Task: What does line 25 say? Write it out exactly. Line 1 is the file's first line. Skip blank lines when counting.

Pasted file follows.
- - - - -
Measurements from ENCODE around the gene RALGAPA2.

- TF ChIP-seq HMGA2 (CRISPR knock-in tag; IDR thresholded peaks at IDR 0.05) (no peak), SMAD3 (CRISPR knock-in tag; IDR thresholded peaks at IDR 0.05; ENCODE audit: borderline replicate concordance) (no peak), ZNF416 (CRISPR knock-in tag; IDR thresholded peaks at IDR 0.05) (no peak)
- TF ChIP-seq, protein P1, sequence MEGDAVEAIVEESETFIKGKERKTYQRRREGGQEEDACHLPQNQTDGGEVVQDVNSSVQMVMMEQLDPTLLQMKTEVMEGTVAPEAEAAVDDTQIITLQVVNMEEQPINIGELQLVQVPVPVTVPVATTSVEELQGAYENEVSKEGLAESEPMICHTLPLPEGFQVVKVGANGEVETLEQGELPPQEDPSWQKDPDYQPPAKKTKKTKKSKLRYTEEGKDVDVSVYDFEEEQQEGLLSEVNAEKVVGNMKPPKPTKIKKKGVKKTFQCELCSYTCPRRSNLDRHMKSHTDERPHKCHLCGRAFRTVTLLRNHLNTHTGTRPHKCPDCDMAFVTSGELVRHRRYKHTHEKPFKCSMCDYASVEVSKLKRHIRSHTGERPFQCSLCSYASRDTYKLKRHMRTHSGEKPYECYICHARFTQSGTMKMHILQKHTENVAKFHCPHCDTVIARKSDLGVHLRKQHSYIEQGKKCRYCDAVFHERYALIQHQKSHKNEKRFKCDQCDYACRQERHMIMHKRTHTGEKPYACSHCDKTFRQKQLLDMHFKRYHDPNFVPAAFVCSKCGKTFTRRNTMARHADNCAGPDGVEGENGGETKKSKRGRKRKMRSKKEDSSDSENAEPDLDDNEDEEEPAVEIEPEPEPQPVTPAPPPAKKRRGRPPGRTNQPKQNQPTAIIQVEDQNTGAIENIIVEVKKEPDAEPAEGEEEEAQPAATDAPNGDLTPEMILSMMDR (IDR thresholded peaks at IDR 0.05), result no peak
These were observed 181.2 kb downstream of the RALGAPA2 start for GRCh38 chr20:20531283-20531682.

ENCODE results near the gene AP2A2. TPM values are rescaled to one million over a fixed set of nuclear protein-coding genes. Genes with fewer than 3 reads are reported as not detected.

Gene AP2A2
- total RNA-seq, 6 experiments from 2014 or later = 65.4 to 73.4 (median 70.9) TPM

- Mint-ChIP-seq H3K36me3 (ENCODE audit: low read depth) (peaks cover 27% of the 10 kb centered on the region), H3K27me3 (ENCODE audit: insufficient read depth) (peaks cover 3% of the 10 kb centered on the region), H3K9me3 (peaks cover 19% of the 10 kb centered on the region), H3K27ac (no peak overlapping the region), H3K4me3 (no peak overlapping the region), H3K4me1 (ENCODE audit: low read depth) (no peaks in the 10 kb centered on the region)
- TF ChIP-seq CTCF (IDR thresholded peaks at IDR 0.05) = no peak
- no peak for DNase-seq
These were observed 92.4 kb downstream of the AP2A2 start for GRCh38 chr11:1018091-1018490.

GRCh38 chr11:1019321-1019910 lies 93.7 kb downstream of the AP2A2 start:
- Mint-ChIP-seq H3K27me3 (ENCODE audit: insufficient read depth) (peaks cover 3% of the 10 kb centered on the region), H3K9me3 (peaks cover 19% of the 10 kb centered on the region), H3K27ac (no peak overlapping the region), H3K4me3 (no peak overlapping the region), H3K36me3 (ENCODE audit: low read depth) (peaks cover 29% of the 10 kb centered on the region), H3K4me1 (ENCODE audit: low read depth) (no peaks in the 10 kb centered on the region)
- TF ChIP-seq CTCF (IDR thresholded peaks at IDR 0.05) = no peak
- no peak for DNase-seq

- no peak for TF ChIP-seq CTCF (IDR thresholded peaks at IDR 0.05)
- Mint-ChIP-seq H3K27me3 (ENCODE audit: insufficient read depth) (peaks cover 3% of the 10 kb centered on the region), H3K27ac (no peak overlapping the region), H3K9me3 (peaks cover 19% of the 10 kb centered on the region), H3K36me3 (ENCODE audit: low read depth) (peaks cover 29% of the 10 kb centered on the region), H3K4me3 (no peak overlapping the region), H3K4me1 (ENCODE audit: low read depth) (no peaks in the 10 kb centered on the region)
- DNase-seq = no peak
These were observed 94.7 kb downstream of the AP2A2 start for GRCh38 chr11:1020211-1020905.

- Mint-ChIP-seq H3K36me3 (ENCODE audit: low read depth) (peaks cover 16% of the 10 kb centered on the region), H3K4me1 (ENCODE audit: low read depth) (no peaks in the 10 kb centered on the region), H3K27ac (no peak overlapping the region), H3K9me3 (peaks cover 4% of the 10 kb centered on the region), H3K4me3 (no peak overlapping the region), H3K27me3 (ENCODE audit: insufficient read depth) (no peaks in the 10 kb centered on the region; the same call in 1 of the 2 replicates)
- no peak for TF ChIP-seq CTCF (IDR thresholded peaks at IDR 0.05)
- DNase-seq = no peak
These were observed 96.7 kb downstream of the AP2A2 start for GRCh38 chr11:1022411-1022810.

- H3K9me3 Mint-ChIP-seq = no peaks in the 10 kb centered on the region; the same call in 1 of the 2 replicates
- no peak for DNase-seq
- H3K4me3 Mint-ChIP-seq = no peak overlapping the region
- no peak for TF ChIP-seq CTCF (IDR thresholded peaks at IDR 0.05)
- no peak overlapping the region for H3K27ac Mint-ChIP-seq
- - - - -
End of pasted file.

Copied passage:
- no peak for DNase-seq